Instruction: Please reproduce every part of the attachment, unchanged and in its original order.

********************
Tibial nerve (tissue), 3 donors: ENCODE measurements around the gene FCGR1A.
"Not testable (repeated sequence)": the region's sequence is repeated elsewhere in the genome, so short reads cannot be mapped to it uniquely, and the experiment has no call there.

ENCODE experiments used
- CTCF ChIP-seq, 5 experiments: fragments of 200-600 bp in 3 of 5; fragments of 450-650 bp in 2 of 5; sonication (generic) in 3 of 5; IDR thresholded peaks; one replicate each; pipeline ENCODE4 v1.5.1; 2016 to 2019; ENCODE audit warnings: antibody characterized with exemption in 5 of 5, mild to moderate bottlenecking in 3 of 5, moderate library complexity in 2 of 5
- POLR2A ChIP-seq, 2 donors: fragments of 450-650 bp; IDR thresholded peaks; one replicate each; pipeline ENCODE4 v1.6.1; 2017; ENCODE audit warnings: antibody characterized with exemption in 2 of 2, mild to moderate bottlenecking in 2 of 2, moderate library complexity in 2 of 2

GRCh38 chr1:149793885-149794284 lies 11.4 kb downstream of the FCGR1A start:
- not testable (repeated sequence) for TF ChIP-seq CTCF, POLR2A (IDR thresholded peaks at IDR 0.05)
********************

Tibial nerve (tissue), 3 donors: ENCODE measurements around the gene FCGR1A.
"Not testable (repeated sequence)": the region's sequence is repeated elsewhere in the genome, so short reads cannot be mapped to it uniquely, and the experiment has no call there.

ENCODE experiments used
- CTCF ChIP-seq, 5 experiments: fragments of 200-600 bp in 3 of 5; fragments of 450-650 bp in 2 of 5; sonication (generic) in 3 of 5; IDR thresholded peaks; one replicate each; pipeline ENCODE4 v1.5.1; 2016 to 2019; ENCODE audit warnings: antibody characterized with exemption in 5 of 5, mild to moderate bottlenecking in 3 of 5, moderate library complexity in 2 of 5
- POLR2A ChIP-seq, 2 donors: fragments of 450-650 bp; IDR thresholded peaks; one replicate each; pipeline ENCODE4 v1.6.1; 2017; ENCODE audit warnings: antibody characterized with exemption in 2 of 2, mild to moderate bottlenecking in 2 of 2, moderate library complexity in 2 of 2

GRCh38 chr1:149793885-149794284 lies 11.4 kb downstream of the FCGR1A start:
- not testable (repeated sequence) for TF ChIP-seq CTCF, POLR2A (IDR thresholded peaks at IDR 0.05)